Clinical Evaluation Report Updates (CER Updates)
The Clinical Evaluation Report (CER) holds a central role in the compilation of essential technical documentation required to attain a CE marking, allowing a medical device to be manufactured and distributed within the European Union (EU). The primary objective of creating a CER is to uphold patient safety and ensure the optimal performance of the device, making it imperative to regularly revise and update this document. The frequency of Clinical Evaluation Report / CER Updates is contingent upon various factors, including the device’s risk classification, the most recent research findings, and post-market surveillance activities, among other crucial considerations.
Over the course of the device life cycle, the Clinical Evaluation Report should be regularly updated for evaluating device’s performance and safety. This is an essential part of making sure a medical device stays safe and functional for the purpose for which it was designed. Updates should be made if the manufacturer finds out any PMS or PMCF data that could affect the current evaluation or its conclusions
When to Update a Clinical Evaluation Report (CER Update)
The process of preparing and submitting the initial report marks just the commencement of the Clinical Evaluation Report (CER) life cycle. Guidlines necessitates regular updates to ensure its continued relevance and accuracy. CER updates are mandated on an annual basis, triggered when the manufacturer receives new information from post-market surveillance that could potentially alter the existing evaluation. Alternatively, updates may be required every two to five years for well-established medical devices with minimal user and patient risks, contingent on the device’s risk classification.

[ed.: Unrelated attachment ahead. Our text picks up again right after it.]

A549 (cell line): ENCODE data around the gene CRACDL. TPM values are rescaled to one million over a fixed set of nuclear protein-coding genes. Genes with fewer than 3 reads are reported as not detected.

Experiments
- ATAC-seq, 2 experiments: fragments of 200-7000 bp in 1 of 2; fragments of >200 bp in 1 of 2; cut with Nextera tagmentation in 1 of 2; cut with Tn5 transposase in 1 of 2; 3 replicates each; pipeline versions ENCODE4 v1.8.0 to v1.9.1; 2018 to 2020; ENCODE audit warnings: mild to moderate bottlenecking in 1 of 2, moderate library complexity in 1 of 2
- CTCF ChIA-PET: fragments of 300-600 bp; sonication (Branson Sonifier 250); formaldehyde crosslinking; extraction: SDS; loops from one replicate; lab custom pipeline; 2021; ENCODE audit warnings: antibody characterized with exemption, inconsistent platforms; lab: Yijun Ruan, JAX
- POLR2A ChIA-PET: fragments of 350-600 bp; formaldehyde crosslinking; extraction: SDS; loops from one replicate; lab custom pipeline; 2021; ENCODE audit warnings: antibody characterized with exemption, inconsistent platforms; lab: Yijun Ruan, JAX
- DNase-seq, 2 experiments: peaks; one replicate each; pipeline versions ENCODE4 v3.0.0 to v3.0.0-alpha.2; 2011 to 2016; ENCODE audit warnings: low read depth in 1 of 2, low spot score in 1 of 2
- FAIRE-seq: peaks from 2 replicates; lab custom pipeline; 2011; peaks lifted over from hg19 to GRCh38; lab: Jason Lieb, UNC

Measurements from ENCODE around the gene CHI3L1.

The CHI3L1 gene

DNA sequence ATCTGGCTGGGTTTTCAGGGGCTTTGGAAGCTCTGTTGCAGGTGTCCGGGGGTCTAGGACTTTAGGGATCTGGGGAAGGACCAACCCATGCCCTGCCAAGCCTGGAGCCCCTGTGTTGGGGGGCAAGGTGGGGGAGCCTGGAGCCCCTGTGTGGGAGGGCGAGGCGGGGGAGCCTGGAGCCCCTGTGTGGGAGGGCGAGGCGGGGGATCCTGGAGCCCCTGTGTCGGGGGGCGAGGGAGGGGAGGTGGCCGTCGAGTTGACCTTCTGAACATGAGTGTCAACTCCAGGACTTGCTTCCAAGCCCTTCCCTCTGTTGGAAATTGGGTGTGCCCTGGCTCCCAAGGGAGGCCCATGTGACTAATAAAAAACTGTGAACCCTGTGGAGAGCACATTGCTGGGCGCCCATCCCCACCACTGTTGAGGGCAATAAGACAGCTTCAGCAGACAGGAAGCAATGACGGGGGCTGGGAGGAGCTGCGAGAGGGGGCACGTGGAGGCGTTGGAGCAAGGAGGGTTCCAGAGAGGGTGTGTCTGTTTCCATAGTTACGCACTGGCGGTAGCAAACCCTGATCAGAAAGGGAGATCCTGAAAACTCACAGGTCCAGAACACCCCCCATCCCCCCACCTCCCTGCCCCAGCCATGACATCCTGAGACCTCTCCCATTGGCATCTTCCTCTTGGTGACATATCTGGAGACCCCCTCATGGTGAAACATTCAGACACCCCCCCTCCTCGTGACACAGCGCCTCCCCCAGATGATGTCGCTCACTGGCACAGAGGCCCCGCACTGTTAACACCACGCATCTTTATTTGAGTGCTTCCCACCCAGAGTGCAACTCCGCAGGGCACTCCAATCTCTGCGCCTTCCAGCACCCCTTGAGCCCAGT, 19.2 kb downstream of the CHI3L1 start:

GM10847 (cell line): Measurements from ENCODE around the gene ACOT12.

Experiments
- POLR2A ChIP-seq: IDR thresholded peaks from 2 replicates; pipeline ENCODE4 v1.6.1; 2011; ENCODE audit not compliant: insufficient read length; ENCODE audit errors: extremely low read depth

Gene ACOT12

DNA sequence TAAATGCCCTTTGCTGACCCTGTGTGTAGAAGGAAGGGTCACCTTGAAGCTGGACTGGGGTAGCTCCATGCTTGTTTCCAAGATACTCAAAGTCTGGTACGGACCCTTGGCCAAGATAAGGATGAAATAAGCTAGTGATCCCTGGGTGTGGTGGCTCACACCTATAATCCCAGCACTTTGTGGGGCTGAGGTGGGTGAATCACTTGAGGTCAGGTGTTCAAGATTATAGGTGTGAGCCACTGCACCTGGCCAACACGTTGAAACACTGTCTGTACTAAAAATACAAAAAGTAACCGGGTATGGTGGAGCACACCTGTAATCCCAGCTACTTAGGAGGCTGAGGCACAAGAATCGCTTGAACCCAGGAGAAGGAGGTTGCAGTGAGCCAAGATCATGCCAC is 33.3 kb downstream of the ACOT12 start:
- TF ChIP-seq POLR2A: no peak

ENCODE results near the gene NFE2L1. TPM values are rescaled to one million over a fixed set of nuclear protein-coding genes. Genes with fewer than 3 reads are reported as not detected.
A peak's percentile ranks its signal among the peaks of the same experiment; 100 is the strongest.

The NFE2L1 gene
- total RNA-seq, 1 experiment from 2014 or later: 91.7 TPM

Section 6.2.3 of MEDDEV 2.7/1 revision 4 provides manufacturers with guidance on determining the frequency of CER updates. It underscores the manufacturer’s responsibility to define and justify the update frequency based on several factors, including the medical device’s invasiveness, complexity, design, risk classification, target population risks, adverse event reporting ratios, and the inclusion of the latest clinical research data, among others.
Using these metrics and a systematic approach, manufacturers must establish the appropriate CER update frequency for each specific device.
However, irrespective of the proposed rationale for the update frequency, manufacturers are obligated to update the CER when new information emerges from post-market surveillance activities that could alter the current clinical evaluation. This may include safety reports, recently published literature, or Post-Market Clinical Follow-Up (PMCF) studies that reveal previously unknown safety concerns. Continuous evaluation of clinical data from these sources is essential, as it can potentially impact the device’s risk-benefit profile. If new clinical data indicates a change in the risk-benefit profile, compromises the safety or performance of the device, or refutes any claims associated with the device, the manufacturer must promptly update the CER and consider further necessary actions.